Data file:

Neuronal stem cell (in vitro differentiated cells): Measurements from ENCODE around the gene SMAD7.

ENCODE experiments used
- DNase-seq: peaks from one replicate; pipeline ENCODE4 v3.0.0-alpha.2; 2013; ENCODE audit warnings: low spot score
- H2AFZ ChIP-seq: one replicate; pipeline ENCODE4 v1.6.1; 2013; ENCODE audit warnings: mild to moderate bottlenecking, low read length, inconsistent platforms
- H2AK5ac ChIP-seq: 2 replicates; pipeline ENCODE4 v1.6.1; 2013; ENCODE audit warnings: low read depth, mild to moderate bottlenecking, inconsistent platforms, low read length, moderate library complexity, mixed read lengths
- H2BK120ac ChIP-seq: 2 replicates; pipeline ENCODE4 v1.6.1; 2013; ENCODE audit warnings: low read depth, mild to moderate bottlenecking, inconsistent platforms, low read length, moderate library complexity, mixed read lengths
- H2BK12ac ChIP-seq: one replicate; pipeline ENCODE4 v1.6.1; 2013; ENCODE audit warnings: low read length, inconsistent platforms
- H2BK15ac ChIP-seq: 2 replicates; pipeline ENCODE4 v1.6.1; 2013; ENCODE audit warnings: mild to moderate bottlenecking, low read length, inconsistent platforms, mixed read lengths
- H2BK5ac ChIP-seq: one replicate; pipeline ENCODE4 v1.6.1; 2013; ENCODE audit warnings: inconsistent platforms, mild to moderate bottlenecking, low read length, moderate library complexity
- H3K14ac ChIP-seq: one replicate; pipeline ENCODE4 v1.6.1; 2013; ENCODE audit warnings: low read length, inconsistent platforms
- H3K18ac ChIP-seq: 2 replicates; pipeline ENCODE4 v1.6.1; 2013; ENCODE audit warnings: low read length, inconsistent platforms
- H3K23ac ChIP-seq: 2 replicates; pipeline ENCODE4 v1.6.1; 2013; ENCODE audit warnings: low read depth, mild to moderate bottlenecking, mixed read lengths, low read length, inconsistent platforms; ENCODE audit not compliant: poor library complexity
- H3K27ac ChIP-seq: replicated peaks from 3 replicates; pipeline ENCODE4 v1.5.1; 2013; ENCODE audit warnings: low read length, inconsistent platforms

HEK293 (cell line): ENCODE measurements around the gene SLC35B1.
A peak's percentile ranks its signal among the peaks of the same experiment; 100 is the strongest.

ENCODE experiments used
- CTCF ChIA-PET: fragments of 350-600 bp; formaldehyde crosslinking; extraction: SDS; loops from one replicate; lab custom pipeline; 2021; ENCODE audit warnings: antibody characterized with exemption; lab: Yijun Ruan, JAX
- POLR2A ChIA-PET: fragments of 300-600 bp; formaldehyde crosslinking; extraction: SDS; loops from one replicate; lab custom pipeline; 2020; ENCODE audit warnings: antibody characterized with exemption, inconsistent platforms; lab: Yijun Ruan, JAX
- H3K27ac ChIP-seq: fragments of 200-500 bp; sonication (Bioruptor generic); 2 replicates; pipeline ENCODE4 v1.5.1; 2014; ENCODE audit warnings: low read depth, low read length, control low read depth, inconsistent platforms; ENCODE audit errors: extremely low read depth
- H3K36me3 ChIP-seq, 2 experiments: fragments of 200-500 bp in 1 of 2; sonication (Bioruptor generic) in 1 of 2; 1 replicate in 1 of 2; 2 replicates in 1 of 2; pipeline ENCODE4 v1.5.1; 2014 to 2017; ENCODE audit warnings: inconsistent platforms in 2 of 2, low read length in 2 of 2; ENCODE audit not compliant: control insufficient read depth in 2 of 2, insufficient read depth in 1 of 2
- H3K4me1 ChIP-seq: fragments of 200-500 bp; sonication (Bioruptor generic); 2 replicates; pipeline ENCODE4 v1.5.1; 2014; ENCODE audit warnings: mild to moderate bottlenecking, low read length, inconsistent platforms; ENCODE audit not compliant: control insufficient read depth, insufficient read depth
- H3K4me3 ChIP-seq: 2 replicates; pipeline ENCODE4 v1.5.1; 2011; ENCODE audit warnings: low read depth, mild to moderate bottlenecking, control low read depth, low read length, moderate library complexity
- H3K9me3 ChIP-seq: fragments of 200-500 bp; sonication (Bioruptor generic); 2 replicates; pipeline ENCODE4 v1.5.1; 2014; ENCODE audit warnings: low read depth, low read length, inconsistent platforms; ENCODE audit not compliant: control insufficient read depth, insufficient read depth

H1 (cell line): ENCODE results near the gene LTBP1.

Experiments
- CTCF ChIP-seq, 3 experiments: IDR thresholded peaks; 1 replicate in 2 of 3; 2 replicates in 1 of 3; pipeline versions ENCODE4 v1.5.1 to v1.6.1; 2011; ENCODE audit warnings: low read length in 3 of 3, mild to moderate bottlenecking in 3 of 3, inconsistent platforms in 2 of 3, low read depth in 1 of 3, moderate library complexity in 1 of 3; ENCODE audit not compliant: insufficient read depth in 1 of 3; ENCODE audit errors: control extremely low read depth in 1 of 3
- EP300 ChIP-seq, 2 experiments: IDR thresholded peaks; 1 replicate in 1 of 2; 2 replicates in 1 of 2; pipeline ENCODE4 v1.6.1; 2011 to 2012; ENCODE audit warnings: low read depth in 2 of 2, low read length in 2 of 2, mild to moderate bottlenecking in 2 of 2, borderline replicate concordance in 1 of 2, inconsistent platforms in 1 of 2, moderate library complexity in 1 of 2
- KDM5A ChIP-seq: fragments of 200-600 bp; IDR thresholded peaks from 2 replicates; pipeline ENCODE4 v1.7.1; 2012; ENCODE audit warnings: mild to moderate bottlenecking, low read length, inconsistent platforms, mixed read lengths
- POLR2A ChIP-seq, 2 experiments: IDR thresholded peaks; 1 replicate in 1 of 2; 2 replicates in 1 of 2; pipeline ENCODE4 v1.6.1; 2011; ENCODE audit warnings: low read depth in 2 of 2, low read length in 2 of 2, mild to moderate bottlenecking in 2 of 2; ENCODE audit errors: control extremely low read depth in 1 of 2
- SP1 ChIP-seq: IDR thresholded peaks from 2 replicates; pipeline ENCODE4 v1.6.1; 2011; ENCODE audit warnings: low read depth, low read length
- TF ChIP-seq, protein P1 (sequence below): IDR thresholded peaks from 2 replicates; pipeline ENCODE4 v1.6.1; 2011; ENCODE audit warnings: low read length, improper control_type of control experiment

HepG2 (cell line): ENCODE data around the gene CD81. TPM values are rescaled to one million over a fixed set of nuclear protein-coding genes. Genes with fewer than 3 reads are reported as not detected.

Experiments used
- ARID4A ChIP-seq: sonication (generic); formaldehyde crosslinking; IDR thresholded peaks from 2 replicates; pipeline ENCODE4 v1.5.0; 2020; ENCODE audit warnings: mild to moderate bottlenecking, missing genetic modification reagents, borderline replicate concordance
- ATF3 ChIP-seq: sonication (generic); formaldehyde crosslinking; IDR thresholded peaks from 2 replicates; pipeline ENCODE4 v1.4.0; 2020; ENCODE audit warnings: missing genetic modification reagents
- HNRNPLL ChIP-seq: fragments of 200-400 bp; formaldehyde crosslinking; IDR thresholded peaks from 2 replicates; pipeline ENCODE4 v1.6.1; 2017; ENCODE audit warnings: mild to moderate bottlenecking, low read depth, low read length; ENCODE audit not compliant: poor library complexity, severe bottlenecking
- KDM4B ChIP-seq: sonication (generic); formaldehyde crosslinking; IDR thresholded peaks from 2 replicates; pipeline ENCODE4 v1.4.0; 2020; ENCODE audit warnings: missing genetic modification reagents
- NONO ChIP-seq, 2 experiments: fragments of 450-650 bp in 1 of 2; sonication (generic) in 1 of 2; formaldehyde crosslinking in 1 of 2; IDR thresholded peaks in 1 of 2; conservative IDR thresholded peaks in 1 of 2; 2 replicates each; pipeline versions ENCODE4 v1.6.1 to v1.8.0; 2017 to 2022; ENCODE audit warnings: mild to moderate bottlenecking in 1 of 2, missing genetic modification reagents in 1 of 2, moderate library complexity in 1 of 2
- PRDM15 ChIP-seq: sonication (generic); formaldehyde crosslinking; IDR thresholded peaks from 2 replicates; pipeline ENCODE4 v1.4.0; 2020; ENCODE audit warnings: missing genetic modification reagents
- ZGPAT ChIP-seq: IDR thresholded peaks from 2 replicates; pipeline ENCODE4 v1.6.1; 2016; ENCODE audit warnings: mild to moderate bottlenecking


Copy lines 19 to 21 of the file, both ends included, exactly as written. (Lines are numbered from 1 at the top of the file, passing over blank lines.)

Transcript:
- H3K27ac ChIP-seq: fragments of 200-500 bp; sonication (Bioruptor generic); 2 replicates; pipeline ENCODE4 v1.5.1; 2014; ENCODE audit warnings: low read depth, low read length, control low read depth, inconsistent platforms; ENCODE audit errors: extremely low read depth
- H3K36me3 ChIP-seq, 2 experiments: fragments of 200-500 bp in 1 of 2; sonication (Bioruptor generic) in 1 of 2; 1 replicate in 1 of 2; 2 replicates in 1 of 2; pipeline ENCODE4 v1.5.1; 2014 to 2017; ENCODE audit warnings: inconsistent platforms in 2 of 2, low read length in 2 of 2; ENCODE audit not compliant: control insufficient read depth in 2 of 2, insufficient read depth in 1 of 2
- H3K4me1 ChIP-seq: fragments of 200-500 bp; sonication (Bioruptor generic); 2 replicates; pipeline ENCODE4 v1.5.1; 2014; ENCODE audit warnings: mild to moderate bottlenecking, low read length, inconsistent platforms; ENCODE audit not compliant: control insufficient read depth, insufficient read depth